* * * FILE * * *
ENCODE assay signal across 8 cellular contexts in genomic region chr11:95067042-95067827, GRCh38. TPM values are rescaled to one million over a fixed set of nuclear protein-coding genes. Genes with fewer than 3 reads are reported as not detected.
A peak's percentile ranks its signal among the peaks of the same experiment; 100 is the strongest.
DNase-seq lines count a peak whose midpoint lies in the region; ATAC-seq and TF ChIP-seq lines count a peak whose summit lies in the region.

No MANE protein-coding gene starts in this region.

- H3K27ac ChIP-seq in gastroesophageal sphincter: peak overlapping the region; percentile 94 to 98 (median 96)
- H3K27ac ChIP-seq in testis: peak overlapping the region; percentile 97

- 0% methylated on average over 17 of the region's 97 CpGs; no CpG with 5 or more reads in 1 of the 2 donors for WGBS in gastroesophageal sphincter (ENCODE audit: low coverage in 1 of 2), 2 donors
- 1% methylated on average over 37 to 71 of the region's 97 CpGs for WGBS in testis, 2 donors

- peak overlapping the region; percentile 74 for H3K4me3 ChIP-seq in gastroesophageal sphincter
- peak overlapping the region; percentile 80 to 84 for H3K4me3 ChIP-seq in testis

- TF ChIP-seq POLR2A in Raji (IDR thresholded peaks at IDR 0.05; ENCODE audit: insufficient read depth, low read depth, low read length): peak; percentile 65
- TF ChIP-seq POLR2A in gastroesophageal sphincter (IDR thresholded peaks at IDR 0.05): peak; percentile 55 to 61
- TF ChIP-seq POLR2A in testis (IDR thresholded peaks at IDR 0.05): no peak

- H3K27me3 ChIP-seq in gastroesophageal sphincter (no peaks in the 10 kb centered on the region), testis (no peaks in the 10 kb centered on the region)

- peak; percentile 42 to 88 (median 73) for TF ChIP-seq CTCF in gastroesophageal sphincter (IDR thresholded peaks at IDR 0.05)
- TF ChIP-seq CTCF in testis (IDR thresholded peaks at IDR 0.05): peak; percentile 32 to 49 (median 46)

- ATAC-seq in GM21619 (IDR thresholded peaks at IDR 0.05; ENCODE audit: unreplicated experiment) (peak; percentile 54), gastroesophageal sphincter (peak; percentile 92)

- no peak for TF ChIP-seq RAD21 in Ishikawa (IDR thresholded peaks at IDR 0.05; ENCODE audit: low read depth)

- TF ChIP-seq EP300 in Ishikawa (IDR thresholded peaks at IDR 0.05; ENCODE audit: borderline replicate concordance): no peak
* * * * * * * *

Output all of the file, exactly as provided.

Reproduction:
ENCODE assay signal across 8 cellular contexts in genomic region chr11:95067042-95067827, GRCh38. TPM values are rescaled to one million over a fixed set of nuclear protein-coding genes. Genes with fewer than 3 reads are reported as not detected.
A peak's percentile ranks its signal among the peaks of the same experiment; 100 is the strongest.
DNase-seq lines count a peak whose midpoint lies in the region; ATAC-seq and TF ChIP-seq lines count a peak whose summit lies in the region.

No MANE protein-coding gene starts in this region.

- H3K27ac ChIP-seq in gastroesophageal sphincter: peak overlapping the region; percentile 94 to 98 (median 96)
- H3K27ac ChIP-seq in testis: peak overlapping the region; percentile 97

- 0% methylated on average over 17 of the region's 97 CpGs; no CpG with 5 or more reads in 1 of the 2 donors for WGBS in gastroesophageal sphincter (ENCODE audit: low coverage in 1 of 2), 2 donors
- 1% methylated on average over 37 to 71 of the region's 97 CpGs for WGBS in testis, 2 donors

- peak overlapping the region; percentile 74 for H3K4me3 ChIP-seq in gastroesophageal sphincter
- peak overlapping the region; percentile 80 to 84 for H3K4me3 ChIP-seq in testis

- TF ChIP-seq POLR2A in Raji (IDR thresholded peaks at IDR 0.05; ENCODE audit: insufficient read depth, low read depth, low read length): peak; percentile 65
- TF ChIP-seq POLR2A in gastroesophageal sphincter (IDR thresholded peaks at IDR 0.05): peak; percentile 55 to 61
- TF ChIP-seq POLR2A in testis (IDR thresholded peaks at IDR 0.05): no peak

- H3K27me3 ChIP-seq in gastroesophageal sphincter (no peaks in the 10 kb centered on the region), testis (no peaks in the 10 kb centered on the region)

- peak; percentile 42 to 88 (median 73) for TF ChIP-seq CTCF in gastroesophageal sphincter (IDR thresholded peaks at IDR 0.05)
- TF ChIP-seq CTCF in testis (IDR thresholded peaks at IDR 0.05): peak; percentile 32 to 49 (median 46)

- ATAC-seq in GM21619 (IDR thresholded peaks at IDR 0.05; ENCODE audit: unreplicated experiment) (peak; percentile 54), gastroesophageal sphincter (peak; percentile 92)

- no peak for TF ChIP-seq RAD21 in Ishikawa (IDR thresholded peaks at IDR 0.05; ENCODE audit: low read depth)

- TF ChIP-seq EP300 in Ishikawa (IDR thresholded peaks at IDR 0.05; ENCODE audit: borderline replicate concordance): no peak